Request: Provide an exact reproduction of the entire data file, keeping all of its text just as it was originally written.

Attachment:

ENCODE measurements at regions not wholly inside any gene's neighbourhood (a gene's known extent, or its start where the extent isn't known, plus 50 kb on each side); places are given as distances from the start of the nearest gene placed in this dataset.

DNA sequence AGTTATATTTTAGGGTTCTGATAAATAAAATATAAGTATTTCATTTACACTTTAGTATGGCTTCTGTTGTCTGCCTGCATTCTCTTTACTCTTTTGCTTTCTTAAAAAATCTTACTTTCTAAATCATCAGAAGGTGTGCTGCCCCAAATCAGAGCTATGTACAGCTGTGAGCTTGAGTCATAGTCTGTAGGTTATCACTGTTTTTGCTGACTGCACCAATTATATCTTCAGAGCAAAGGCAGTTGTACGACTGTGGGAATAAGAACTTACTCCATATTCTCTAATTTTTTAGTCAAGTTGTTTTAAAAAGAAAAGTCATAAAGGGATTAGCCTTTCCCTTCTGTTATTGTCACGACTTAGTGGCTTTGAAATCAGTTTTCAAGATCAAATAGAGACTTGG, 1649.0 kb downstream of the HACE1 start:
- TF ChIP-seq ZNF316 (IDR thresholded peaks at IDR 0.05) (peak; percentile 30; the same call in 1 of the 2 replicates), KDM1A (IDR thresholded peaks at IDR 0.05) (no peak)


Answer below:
ENCODE measurements at regions not wholly inside any gene's neighbourhood (a gene's known extent, or its start where the extent isn't known, plus 50 kb on each side); places are given as distances from the start of the nearest gene placed in this dataset.

DNA sequence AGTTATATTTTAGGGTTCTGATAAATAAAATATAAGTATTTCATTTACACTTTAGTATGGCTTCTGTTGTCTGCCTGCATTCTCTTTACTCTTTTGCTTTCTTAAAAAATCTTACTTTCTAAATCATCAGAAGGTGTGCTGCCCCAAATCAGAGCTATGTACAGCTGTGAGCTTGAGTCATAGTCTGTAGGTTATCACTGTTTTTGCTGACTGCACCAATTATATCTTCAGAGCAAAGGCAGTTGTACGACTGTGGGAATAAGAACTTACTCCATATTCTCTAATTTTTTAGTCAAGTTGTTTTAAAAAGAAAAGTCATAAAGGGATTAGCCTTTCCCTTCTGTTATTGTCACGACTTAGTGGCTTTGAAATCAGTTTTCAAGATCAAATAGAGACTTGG, 1649.0 kb downstream of the HACE1 start:
- TF ChIP-seq ZNF316 (IDR thresholded peaks at IDR 0.05) (peak; percentile 30; the same call in 1 of the 2 replicates), KDM1A (IDR thresholded peaks at IDR 0.05) (no peak)